But, that doesn’t mean it’s absolutely impossible to compute those statistics; it just takes more work. For one thing, you can forget about getting historical data. However, if you’re willing to archive data from the ELES API, you can actually create your own statistics. Store that in a database, and over time you’ll build up a record of which units were out of service, and when. Transfer the result of that into an OLAP cube, and you can slice and dice to your heart’s content. Want a report on units at transfer stations? Done. Want stats on outages specifically at peak hours? Done. Want a report just on your home station? Done.

    There’s only one piece missing: a list of all elevators and escalators in the Metrorail system. Why is this necessary? In order to compute statistics with the outage data, we have to know how many units there are—in statistical terms, the universe. Of course, we can find out from WMATA’s Web site that there are a total of 588 escalators, and 239 elevators, but that’s only good enough for computing the same system-wide metric that the Vital Signs Report provides. Any more detailed analysis—like at a per-station level, or a per-line level, or any of the examples given above, requires knowing not just how many units there are, but the IDs of those units, and their locations (so statistics can be computed on a per-station, or even per-unit level).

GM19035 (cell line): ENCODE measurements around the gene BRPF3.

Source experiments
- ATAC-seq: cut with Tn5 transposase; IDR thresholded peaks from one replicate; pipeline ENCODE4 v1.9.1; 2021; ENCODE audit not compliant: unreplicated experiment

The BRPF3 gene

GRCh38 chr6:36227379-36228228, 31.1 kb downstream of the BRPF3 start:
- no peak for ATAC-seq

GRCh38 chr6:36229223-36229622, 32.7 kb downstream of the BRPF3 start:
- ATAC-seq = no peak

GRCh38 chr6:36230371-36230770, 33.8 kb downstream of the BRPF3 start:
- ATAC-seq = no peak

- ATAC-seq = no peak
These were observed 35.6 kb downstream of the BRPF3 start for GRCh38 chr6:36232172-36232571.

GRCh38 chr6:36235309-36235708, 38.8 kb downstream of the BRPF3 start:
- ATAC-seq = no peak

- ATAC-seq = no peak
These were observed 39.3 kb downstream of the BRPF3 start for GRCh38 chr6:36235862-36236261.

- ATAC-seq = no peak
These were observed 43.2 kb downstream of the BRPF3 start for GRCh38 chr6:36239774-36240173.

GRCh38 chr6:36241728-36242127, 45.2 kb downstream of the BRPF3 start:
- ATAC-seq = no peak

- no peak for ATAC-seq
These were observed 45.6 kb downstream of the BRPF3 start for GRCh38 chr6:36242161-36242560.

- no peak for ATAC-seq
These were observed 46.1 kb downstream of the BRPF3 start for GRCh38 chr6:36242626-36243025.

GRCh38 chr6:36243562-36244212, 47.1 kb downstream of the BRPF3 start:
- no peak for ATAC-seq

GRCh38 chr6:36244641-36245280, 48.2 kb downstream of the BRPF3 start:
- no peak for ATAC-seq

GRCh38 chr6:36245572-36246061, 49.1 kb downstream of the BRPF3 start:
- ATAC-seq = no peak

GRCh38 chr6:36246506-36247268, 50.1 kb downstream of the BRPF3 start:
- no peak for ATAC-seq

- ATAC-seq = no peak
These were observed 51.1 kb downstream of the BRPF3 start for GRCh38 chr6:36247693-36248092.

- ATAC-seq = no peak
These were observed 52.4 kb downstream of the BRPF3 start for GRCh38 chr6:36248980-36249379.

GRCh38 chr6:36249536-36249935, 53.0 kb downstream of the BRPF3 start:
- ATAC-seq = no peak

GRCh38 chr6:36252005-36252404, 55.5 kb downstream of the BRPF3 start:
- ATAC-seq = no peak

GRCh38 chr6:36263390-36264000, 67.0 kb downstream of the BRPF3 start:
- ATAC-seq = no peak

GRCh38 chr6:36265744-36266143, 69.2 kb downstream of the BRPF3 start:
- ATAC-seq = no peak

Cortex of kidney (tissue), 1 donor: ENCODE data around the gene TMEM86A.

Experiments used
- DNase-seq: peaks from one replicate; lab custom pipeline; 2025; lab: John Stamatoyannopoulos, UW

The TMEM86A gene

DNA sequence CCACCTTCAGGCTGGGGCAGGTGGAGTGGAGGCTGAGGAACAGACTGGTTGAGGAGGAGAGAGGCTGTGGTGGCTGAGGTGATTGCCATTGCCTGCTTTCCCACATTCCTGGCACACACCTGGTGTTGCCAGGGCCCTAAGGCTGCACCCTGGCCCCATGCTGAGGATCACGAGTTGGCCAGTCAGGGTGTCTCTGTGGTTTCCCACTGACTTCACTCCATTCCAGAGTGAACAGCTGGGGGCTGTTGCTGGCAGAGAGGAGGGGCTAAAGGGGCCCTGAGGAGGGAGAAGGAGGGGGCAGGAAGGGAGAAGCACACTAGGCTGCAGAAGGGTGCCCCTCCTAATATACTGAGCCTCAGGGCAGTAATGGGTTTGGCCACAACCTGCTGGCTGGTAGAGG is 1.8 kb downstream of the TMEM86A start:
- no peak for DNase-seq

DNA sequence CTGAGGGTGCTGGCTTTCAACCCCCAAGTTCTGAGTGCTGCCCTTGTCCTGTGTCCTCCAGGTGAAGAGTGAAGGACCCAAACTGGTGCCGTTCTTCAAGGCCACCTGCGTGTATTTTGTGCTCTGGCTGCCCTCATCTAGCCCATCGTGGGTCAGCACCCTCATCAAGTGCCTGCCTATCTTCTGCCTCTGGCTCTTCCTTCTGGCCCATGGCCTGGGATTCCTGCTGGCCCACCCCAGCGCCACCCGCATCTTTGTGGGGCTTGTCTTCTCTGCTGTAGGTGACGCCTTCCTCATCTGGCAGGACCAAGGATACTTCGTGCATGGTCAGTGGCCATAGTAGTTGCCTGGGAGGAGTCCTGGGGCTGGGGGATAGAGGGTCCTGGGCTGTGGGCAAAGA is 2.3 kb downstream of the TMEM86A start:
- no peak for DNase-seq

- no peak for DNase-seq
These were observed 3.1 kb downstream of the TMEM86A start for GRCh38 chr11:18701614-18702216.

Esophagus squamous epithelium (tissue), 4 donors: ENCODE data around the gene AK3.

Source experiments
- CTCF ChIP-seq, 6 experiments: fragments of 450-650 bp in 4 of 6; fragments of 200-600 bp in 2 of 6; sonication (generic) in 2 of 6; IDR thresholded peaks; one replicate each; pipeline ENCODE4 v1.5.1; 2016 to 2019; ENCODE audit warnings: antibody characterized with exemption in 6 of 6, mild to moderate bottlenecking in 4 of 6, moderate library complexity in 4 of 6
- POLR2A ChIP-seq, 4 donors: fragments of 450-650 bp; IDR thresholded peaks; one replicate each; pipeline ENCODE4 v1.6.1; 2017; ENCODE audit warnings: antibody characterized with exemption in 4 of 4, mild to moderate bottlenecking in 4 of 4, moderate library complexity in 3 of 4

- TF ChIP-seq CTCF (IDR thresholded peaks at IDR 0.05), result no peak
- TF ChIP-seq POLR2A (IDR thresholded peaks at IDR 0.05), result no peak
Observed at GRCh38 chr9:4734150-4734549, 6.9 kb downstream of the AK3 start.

If WMATA had made a real commitment to transparency and open data, and if there were a developer liaison appointed, I’d imagine it might take a day or two to get such a master list of units made available as a CSV or XML file—I would have to imagine that somewhere in the 100 TB of data managed by WMATA, there must be a list of these 827 units.

    But there isn’t even anyone to ask for the data. And, to make matters worse, every such request is treated with suspicion and mistrust. There’s no sense of developers working cooperatively with WMATA; it is, from the outset, combative. Yes, some of these data will make WMATA look bad, but some will make the agency look good—especially when it can be shown that a major overhaul, such as is taking place now at Dupont Circle and will soon take place at Bethesda, improves the reliability of the overhauled units. Besides, transparency isn’t about releasing the data that make you look good, it’s about releasing data, period.